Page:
Letter: Helping Loved Ones Cope with COVID-19 Anxiety

During “ordinary” times, if a loved one is feeling anxious we would normally suggest that they speak to a mental health professional. However during a pandemic, if health care workers can get overwhelmed, most likely mental health counselors are exhausted too. Hotlines may also be so jammed with calls that it gets difficult to get through. 

The COVID-19 has hit us all hard, and many of us don’t really know how to navigate through these unchartered waters. Most find these changes difficult to handle both mentally and emotionally.

Each person copes with this COVID-19 pandemic differently. Some are more anxious than others. Even within the same family, each individual deals with it differently. It is not a matter of whether you are strong or weak emotionally. Anxiety is a human feature, not a flaw. It is common for you and I to get anxious from time to time. This emotion can be useful as it keeps us on the alert. However, sometimes our coping mechanism can be flawed, which can then lead our anxiety to snowball and cause overthinking.

So what can you do to support a family member who is very anxious, worried or scared about the COVID-19 pandemic? 

  1. Understand that anxiety may manifest differently in different people. For some individuals, when they are stressed they will act out and be irritable or defensive. Others may have sleep disruptions (either sleep too much or insomnia) while some may eat excessively yet others may have no appetite. For example, when older adults are anxious, most tend to exhibit physical symptoms such as headaches and other pains, while teenagers tend to isolate themselves or be online excessively.
  2. Listen and empathize. So how do you listen empathetically? 
  • Try to be nonjudgmental – Let go of your own personal opinions. Focus on the other person’s perspective no matter how ridiculous it may seem to you. Acknowledge their emotions; you do not have to agree with them, just acknowledge that this is how they are feeling now, and that you care about them. When you listen and empathize you will discover that some people just want to vent their fears while others want to express their anger at the situation. Occasionally some may even want your help to solve their problem.
  • Set time aside to talk to your loved one, remove all distractions such as phones, laptops and other devices. Create a calm setting and give them your full, undivided attention.
  • Listen to both feelings and facts. Pay attention to both your loved one’s tone and body language and other clues that will give you insight into their emotions.
  • Pay attention to your body language (posture and nonverbal messages). Try to display supportive body language like maintaining eye contact with them, nodding or peppering supportive words like “Yes I hear you” or “Ok, I understand” etc. By doing this you are showing them your attentiveness. This will help feel safe and open up more to you.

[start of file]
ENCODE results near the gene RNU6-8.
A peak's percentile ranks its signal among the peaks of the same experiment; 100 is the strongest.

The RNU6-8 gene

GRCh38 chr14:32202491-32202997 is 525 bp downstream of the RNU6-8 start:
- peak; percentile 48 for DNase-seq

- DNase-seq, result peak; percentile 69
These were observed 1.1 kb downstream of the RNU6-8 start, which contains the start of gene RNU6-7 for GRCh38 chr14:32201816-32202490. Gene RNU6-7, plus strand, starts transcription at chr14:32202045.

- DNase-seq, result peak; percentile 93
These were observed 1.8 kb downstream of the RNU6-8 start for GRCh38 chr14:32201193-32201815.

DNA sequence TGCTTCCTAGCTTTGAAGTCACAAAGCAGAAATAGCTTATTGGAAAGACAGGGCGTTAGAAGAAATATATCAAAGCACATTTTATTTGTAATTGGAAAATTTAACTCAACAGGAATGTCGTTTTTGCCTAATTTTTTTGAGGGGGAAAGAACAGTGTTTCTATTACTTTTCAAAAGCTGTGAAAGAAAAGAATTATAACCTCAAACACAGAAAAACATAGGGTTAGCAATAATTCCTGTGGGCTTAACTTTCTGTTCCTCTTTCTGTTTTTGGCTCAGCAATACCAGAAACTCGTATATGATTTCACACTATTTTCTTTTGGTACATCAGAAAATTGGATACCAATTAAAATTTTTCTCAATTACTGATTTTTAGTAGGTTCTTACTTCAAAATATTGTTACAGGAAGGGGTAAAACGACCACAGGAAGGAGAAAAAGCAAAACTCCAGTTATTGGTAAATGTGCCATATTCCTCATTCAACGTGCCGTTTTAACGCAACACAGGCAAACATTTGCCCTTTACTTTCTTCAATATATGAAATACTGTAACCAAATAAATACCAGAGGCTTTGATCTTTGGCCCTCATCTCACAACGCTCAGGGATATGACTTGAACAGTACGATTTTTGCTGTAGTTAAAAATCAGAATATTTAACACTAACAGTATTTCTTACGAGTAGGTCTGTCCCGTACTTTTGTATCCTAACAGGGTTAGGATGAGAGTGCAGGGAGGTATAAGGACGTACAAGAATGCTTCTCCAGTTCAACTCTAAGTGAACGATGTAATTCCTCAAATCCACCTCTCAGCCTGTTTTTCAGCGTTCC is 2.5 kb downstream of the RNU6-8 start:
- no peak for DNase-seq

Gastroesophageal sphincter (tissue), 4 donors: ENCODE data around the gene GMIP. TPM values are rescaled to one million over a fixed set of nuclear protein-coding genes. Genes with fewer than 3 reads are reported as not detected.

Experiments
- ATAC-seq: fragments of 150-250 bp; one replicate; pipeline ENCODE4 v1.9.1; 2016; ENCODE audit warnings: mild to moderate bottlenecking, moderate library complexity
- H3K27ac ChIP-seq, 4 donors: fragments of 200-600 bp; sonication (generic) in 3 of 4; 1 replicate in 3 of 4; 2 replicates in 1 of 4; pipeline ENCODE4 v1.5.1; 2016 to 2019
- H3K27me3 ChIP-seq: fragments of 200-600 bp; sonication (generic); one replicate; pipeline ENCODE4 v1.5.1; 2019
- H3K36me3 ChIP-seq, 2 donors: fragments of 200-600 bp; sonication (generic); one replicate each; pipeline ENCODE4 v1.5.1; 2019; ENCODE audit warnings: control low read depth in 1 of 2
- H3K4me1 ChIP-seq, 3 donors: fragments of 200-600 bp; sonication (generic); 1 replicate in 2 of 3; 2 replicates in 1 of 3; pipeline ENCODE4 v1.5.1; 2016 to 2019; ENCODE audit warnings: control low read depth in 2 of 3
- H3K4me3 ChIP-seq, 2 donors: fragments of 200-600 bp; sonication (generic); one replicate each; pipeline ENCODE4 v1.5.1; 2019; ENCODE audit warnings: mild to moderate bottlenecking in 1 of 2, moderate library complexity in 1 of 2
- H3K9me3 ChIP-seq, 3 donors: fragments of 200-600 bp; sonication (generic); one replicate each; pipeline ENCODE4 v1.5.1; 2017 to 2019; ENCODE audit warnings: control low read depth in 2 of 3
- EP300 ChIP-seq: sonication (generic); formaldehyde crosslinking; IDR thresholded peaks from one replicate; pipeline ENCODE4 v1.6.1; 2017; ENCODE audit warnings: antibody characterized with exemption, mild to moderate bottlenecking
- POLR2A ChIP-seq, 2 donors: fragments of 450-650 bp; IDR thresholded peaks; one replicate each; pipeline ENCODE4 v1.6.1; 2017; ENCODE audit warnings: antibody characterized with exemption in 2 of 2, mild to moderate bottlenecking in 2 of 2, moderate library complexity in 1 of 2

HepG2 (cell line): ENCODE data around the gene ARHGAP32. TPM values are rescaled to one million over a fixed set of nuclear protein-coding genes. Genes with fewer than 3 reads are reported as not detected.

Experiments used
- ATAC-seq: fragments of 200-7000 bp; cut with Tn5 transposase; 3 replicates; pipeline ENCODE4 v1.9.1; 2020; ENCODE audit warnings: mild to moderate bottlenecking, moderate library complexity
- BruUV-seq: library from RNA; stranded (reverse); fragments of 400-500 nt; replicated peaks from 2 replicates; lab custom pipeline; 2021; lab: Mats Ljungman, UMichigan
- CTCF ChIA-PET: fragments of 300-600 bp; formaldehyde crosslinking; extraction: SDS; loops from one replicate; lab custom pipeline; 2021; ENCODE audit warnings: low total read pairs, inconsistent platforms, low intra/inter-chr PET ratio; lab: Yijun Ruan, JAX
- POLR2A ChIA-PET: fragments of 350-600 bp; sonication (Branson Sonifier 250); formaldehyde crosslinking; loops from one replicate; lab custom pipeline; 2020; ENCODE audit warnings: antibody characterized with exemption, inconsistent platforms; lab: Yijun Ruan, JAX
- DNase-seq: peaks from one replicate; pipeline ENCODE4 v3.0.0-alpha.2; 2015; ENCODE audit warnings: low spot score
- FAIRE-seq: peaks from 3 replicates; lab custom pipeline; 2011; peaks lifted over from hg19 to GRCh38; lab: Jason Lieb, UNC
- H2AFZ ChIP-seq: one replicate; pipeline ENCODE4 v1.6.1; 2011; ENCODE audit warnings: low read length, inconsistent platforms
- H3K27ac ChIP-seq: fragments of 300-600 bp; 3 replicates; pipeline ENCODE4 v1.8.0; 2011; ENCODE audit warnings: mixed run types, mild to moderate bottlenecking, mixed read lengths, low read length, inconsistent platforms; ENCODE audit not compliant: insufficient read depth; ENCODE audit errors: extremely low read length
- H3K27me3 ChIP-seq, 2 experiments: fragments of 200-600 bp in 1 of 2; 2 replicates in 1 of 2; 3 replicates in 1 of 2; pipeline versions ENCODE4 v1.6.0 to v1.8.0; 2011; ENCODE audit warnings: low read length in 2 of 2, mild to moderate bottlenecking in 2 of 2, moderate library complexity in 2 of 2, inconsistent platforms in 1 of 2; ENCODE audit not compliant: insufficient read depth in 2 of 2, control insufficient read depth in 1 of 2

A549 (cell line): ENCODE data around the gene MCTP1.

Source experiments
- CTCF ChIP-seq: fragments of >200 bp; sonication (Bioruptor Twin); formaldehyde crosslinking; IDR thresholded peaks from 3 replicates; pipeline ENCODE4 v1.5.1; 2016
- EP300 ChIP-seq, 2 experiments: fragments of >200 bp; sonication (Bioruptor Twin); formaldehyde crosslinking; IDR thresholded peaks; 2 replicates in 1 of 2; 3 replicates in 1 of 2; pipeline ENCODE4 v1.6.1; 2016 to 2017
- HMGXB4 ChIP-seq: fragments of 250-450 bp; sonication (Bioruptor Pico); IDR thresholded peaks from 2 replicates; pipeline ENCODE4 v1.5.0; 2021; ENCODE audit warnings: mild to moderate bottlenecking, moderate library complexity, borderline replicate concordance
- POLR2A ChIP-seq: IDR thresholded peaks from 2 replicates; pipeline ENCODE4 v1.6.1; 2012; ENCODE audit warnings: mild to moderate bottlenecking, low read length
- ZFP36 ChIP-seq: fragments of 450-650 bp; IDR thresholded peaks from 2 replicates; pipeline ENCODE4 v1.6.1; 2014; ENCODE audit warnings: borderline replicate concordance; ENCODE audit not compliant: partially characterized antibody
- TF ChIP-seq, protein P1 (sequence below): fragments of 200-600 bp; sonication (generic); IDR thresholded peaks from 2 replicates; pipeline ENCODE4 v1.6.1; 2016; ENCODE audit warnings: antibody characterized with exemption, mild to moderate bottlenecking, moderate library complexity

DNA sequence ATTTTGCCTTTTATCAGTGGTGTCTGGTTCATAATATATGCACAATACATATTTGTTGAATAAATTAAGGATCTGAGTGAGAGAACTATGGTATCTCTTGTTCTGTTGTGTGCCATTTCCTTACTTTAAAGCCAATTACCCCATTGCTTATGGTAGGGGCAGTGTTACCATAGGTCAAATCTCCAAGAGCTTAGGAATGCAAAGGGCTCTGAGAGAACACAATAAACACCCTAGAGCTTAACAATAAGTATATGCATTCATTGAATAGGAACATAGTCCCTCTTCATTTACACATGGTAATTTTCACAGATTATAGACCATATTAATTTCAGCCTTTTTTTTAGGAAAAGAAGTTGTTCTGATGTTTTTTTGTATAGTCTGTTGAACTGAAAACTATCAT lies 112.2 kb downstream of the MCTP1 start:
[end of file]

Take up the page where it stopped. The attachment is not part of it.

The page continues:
• Silence can be golden, do not be afraid of it. Being a counselor, one of the hardest things I have ever learnt is to be comfortable with silence Most times the person just needs to know you are there. By sitting patiently with them you are letting them know that you are there for them and if they need a few minutes to think of what to say next, that is alright. Sometimes people just need a few moments of silence to process what they have just said.
  • If there is anything you are unclear of, do ask your loved one. Take time to clarify comments if you need to. Remember to keep being nonjudgmental, respectful and kind. You can also ask how you can help. If the person is open to it, you can offer them resources on how to cope with stress. Try to match your support to their preferences. 
  • With their permission, perhaps you can help them create a small support group for them, e.g., recruit other family members that they are close to. Take turns checking up on your loved one to make sure that their stress level and mental state are stable and not deteriorating. Keep communication lines open. Remember you can offer support but do not try to take over and manage their anxiety for them.
  • Try to spot and give insight as to what you observe could be causing their anxiety. Perhaps share with them what you see them doing each time they get stressed and worried. Get their permission first before you do this.
  • Giving support and help for your family member does not have to be directly focused on anxiety. For example, exercise, meditation, yoga helps with anxiety. You can offer to do a YouTube yoga or meditation session with him or her.

3. Finally, remember to take care of yourself and learn to limit the amount of time that you are spending on supporting others. Take a break if you need to. It is okay to put a limit on the support that you are giving. 


Lean Ong
Crisis counselor, psychologist and emergency responder

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